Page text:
WXXI Classical Blog

The Sound and the Fury

O Fortuna! Kodak’s ten million dollar gift earmarked for renovations to Eastman Theatre have sparked two debates. The first has to do with the future renaming of the space “Kodak Hall.” The second centers on whether renovations, scheduled for this summer and next, will actually improve the sound of music.

The morning after the Rochester Philharmonic and Oratorio Society performed Carmina Burana, two rather technical e-mails on the subject landed in my box. They are reprinted below the line.

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Secret Confessions from Skitty


Skitty says, “I had a fab time hearing the Israel Philharmonic Orchestra play for visiting U.S. House Democratic Leader Nancy Pelosi this week.”

See video here!

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Music for a Recession

"When times get tough, as in America during the Great Depression and the Second World War, music gets soft."

L.A. Times critic Mark Swed refutes that generally-accepted theory in an encompassing think piece, “Tough times call for tougher music.”

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The Singing Revolution

About once a decade, my mother announces she wants to see a movie on the big screen. The last one was “The Fugitive” with Harrison Ford. Before that, it might have been “In Search of Noah’s Ark.” She’s no film buff. So when she said she wanted to see “The Singing Revolution” over the weekend, I dropped everything and went to the Little Theater with my mom, my sister, and her Estonian friend Maarit.

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Andre Rieu thrilled audiences

Last night the Blue Cross Arena was transformed with the glitter, lights and elegance of a Viennese Ballroom, while Andre Rieu and his Johann Strauss Orchestra delighted the audience with a spectacular show of waltzes, opera and musical favorites. Rieu's showmanship exudes energy and enthusiasm, and flows through each member of his group.

The audience, which filled the Blue Cross Arena about two-thirds full, swayed in their seats, and danced in the aisles when the traditional Blue Danube was played. By the end of the evening the audience had been completely transformed into (as Andre referred to Rochester) "the happiest audience in the world."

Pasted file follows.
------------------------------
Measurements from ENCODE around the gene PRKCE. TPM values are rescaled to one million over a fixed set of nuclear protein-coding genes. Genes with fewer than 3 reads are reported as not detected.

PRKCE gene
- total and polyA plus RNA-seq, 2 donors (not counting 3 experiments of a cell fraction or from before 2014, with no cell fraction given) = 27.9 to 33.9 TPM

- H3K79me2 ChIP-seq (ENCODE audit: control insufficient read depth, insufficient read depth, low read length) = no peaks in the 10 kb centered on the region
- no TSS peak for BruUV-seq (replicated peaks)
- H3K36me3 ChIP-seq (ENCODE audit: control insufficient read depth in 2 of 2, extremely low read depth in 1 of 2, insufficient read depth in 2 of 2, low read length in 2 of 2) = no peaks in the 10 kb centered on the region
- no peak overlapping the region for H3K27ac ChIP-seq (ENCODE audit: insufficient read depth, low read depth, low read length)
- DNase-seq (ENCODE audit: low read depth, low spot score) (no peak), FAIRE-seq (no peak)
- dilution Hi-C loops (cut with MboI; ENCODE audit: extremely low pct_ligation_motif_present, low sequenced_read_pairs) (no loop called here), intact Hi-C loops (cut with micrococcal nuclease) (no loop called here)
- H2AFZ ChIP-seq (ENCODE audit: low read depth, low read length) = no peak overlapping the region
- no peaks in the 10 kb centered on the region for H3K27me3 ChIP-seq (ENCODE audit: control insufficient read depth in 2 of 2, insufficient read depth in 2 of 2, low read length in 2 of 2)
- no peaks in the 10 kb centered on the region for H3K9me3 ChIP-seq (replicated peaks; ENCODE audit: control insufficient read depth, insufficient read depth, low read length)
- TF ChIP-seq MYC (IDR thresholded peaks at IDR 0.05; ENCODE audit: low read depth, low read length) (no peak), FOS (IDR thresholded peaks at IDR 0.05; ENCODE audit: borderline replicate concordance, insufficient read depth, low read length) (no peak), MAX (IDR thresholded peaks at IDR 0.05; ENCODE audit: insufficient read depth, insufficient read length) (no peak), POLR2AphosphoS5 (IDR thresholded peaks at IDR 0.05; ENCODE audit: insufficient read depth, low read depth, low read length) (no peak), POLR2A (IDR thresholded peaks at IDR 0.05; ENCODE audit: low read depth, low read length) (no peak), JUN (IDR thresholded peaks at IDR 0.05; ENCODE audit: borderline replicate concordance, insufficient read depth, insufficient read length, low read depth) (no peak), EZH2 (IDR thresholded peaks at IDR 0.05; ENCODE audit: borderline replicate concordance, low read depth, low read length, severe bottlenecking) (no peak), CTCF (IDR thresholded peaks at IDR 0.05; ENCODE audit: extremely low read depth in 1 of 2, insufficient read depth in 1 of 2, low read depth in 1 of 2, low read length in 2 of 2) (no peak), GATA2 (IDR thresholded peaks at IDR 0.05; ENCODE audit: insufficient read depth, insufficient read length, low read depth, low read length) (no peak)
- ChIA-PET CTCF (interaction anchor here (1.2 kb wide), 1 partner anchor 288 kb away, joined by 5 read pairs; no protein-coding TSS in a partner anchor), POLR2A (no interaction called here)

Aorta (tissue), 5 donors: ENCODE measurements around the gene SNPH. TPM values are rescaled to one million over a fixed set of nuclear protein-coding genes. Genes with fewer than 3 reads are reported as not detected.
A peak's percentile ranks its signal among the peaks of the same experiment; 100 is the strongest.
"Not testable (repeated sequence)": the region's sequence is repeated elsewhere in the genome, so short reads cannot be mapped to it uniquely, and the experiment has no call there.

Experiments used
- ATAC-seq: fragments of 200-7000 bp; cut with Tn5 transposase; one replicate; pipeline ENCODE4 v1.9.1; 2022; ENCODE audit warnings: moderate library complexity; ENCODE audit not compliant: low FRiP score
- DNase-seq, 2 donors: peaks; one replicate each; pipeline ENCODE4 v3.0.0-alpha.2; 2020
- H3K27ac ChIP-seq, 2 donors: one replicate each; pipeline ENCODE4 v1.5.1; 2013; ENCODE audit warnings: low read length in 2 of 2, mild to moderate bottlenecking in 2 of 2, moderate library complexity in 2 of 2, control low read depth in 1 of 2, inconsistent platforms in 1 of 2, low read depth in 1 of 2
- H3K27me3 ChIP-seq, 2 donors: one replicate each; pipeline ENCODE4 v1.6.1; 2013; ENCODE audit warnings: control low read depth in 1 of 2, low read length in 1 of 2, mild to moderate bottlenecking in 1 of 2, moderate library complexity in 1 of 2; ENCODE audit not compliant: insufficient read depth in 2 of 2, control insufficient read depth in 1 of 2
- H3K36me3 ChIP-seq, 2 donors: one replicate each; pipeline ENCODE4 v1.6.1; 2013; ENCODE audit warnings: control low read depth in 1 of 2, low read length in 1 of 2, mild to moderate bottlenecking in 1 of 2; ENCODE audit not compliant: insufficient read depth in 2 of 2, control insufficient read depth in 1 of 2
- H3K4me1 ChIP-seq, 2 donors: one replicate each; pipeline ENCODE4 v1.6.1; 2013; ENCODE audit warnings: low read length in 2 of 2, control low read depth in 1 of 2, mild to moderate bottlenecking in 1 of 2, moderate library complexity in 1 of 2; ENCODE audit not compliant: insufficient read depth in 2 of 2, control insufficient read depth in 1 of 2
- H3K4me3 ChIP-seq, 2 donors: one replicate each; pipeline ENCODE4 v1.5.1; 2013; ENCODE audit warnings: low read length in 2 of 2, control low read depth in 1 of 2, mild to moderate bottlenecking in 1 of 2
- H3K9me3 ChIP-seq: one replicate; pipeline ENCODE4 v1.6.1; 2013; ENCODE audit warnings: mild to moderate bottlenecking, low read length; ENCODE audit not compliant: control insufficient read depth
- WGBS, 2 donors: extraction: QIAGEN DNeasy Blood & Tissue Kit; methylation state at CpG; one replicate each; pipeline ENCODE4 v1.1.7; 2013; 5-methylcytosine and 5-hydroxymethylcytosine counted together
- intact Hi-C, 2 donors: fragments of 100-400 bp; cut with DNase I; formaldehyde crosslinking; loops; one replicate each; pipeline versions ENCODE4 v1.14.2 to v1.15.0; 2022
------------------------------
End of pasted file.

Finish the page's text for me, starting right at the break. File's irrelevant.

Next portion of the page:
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A conductor's last lark

Singers and audience members expressed mixed emotions before Madrigalia’s final concert of the season. It was the last one conducted by the choral group’s long-time music director, Roger Wilhelm. He received a standing ovation before anyone sang a note.

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Party like it's 1499

Sex is yummy, drinking is fun, and we’re all gonna die, so party like it’s 1499. That’s the basic message in Orff’s Carmina Burana. Since it comes wrapped in Latin, you get a veneer of respectability. Click here to hear conductor Christopher Seaman talk about Carmina and the womanizer that inspired composer Richard Strauss. You’ll also hear Christopher's advice for the pure of heart attending next week’s exciting, final RPO concert of the season.

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Ownership

Starting Monday June 2 at 8:00 p.m., WXXI will broadcast weekly concerts from the 2007-2008 season of the Rochester Philharmonic Orchestra. It’s my privilege to prepare them by writing scripts, editing, hosting, and mixing the performances, which are donated by the musicians after they approve them. I attend each concert, take notes, and then hear it in the studio months later.

I can’t explain why, but performances that electrified the live audience occasionally sound flat on record. In person, the RPO’s Bolero (Ravel) had me on the edge of my seat, even though I’ve heard it a thousand times. On tape, though, it seems a bit ragged.

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Wheel of Fortune

Update: The New York Times has eliminated five full-time jobs in the culture department. One name stands out -- that of long-serving and much-beleaguered classical critic Bernard Holland. He's taken a buyout and is on his way out. His last day will be May 23rd. Read more.

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How to win friends and influence singers

Regular readers may recall that when I started this blog, I was the choir director and organist at a small town Episcopal church in Upstate New York. I loved the creative work and the core singers whom I now consider some of my dearest friends.

But certain aspects of the job were tedious. I used to spend a fair amount of time cajoling volunteers into showing up for choir practice. Palestrina is sunk without participation, and you can’t pull off Mozart’s “Ave Verum” without at least a couple of basses and tenors. So I used to compose a weekly e-mail, such as:

“Dear St. Luke's choir member,

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